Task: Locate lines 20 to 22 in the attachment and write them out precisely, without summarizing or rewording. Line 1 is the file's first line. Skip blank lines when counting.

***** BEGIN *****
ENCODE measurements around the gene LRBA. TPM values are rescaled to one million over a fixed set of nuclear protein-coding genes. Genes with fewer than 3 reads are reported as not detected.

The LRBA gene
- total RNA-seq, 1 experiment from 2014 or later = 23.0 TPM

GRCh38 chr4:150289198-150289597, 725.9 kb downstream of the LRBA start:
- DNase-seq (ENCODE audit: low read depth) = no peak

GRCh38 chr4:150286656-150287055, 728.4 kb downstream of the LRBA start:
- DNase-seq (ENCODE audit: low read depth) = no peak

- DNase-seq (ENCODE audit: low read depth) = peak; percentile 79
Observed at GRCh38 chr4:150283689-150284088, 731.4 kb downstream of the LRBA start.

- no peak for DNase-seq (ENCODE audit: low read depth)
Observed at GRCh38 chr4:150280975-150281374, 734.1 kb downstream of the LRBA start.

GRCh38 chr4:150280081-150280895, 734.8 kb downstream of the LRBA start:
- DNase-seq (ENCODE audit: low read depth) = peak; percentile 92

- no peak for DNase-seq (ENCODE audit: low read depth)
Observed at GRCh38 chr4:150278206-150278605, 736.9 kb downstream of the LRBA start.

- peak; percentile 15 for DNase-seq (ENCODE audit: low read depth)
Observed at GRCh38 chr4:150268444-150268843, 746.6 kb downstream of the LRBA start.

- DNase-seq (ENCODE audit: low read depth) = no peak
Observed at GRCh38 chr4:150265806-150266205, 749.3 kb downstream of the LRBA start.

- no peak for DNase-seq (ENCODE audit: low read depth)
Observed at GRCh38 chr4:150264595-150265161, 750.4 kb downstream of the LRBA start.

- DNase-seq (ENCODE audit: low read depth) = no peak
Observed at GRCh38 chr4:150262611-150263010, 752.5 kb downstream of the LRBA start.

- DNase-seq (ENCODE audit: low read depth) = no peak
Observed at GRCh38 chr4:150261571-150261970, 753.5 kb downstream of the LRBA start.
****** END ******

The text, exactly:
- no peak for DNase-seq (ENCODE audit: low read depth)
Observed at GRCh38 chr4:150264595-150265161, 750.4 kb downstream of the LRBA start.

- DNase-seq (ENCODE audit: low read depth) = no peak